Making mobile apps about word usage puts me in the sometimes awkward position of having to be an expert. While having very proper tea and crumpets with a Cornell professor and her British husband last weekend, I was presented with the following query. She kindly crafted a Letter to the Grammarverse so that I could consult some outside experts to corroborate my instincts — and hers.
Last semester while reading a student response paper, I caught the
expression “based off of” and quickly corrected it: “Do you mean ‘based
on‘?” It quickly became apparent that usage was not done in error, but
completely intentional as there it was again and again throughout the
work. To the student, who was from the west coast (California), this usage
was common and she believed it to be correct. I then started noticing it
in other student papers and hearing people use it in conversation. So,
what is the story on this expression which sounds so utterly wrong to me?
Should we professors just let it go? Has “based off of” become so common
and accepted that it is now correct? If so, what do we do with “based on”?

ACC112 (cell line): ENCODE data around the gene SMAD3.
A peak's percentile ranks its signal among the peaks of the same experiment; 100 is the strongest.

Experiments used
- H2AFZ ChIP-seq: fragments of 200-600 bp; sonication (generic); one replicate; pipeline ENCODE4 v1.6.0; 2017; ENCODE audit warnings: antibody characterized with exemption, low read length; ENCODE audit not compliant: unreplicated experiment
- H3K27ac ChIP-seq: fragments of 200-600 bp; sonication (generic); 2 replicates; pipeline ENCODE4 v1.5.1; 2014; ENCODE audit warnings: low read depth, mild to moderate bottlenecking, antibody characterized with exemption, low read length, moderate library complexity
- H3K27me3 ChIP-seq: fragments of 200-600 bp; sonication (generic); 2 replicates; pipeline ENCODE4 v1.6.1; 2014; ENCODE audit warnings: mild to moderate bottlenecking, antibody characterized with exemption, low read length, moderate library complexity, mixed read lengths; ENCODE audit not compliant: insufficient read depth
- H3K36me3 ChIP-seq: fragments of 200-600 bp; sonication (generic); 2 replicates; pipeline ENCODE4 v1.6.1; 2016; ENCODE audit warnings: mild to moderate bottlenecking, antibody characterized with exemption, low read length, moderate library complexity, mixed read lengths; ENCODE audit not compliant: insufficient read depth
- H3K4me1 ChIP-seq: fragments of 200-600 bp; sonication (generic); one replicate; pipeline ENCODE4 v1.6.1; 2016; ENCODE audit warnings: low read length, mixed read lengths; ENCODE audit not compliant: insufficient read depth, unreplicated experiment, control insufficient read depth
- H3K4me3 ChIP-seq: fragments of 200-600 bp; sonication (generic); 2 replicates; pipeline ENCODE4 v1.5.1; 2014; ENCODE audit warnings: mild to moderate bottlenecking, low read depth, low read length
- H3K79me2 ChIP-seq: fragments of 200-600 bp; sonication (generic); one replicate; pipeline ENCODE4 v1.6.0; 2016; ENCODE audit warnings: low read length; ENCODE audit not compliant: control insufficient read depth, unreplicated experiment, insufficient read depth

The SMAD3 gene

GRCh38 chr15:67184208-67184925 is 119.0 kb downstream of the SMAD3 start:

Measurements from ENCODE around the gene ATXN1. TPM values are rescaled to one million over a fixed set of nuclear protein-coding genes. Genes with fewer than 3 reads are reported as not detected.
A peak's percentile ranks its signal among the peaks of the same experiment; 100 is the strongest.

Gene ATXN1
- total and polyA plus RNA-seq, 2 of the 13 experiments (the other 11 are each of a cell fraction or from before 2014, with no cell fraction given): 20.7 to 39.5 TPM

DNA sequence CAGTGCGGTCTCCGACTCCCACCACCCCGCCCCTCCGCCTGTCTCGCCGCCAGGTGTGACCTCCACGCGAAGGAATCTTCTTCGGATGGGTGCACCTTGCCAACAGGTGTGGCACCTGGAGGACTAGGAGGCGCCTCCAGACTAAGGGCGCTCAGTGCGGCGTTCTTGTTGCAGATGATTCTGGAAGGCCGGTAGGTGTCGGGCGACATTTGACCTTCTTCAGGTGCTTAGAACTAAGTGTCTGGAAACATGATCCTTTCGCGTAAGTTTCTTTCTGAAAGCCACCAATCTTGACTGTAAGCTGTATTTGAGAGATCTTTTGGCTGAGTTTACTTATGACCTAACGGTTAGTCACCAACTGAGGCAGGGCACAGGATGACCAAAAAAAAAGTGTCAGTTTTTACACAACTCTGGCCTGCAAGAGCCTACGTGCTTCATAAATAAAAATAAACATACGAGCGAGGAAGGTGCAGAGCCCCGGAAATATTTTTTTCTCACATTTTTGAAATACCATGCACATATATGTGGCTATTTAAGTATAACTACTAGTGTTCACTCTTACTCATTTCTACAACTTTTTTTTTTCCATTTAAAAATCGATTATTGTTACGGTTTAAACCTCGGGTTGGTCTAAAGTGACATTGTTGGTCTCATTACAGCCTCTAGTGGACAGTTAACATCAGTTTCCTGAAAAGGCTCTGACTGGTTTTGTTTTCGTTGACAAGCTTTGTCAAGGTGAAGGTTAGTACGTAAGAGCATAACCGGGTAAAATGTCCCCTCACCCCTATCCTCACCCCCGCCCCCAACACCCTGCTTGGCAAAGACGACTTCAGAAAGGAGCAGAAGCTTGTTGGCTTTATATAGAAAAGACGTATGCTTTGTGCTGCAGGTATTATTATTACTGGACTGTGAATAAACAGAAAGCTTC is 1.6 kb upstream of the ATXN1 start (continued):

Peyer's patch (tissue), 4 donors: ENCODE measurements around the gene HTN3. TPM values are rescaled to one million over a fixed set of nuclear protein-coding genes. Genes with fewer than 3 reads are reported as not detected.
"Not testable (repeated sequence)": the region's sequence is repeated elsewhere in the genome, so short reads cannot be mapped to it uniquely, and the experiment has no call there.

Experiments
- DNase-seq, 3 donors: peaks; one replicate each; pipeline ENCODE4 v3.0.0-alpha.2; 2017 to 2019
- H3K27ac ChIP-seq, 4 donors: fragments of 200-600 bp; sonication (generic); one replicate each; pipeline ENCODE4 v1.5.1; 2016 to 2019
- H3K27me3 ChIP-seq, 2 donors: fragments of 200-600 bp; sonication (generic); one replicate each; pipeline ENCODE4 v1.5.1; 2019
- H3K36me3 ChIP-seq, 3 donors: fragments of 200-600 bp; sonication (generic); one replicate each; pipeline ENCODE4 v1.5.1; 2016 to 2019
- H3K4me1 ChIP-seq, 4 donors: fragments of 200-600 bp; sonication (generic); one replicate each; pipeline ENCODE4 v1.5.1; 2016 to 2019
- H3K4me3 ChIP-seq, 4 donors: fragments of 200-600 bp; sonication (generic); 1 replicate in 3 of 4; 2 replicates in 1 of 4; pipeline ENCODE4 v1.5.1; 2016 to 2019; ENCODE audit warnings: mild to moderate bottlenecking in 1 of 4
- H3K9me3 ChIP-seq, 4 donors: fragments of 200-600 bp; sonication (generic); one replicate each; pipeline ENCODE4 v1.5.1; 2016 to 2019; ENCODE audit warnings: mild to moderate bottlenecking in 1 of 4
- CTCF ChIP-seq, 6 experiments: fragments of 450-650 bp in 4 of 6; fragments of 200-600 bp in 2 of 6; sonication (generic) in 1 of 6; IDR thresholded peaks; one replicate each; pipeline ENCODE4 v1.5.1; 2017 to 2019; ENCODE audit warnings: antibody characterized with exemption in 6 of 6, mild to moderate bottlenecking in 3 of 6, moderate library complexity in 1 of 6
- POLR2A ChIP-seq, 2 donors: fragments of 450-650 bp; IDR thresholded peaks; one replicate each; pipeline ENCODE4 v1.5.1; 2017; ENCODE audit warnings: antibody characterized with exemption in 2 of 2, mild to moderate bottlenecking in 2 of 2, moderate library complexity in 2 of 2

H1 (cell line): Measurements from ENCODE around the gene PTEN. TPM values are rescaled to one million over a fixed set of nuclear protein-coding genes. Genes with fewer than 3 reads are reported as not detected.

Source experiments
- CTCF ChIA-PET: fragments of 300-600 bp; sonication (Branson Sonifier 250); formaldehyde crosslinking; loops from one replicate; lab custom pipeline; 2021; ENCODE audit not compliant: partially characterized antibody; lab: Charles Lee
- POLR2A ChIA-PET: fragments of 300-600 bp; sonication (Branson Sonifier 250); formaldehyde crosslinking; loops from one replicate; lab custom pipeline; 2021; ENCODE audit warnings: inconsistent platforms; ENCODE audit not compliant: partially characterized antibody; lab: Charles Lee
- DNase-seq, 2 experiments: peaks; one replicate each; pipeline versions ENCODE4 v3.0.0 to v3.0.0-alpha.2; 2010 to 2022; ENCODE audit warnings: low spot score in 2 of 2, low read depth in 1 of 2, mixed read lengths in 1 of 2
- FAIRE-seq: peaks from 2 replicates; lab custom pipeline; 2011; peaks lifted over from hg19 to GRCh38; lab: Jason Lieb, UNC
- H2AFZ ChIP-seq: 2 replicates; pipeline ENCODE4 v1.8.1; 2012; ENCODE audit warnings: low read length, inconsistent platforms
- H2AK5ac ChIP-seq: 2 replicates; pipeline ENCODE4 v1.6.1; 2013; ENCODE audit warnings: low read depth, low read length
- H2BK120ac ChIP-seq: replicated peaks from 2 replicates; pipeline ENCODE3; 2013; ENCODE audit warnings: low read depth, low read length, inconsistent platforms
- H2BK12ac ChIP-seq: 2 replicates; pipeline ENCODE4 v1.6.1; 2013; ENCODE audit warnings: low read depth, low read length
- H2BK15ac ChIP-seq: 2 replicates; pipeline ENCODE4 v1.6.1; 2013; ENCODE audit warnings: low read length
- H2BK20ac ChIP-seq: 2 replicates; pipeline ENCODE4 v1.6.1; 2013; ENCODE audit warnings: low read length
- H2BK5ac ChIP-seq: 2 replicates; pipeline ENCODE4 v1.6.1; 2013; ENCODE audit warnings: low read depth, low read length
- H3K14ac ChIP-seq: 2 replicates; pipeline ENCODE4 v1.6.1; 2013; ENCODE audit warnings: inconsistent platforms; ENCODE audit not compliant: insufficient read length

Can it be saved?
Indeed, “based off” and “based off of” are colloquial usages that belong to the young and carefree — very California. Rest assured, it hasn’t become so widely used that it poses any threat to the correct “based on”.
According to the Oxford Dictionary of English, the verb phrase base something on means “to use (something specified) as the foundation or starting point for something: the film is based on a novel by Pat Conroy | entitlement will be based on income.” Phras.in cites 962 million hits for “based on,” 13.6 million for “based off,” and 6.95 million for “based off of.”
“Based on” is safe. Anyone saying “based off” is simply off-base. Get out your red pen and slash with impunity!
Impunity: exemption from punishment or consequences.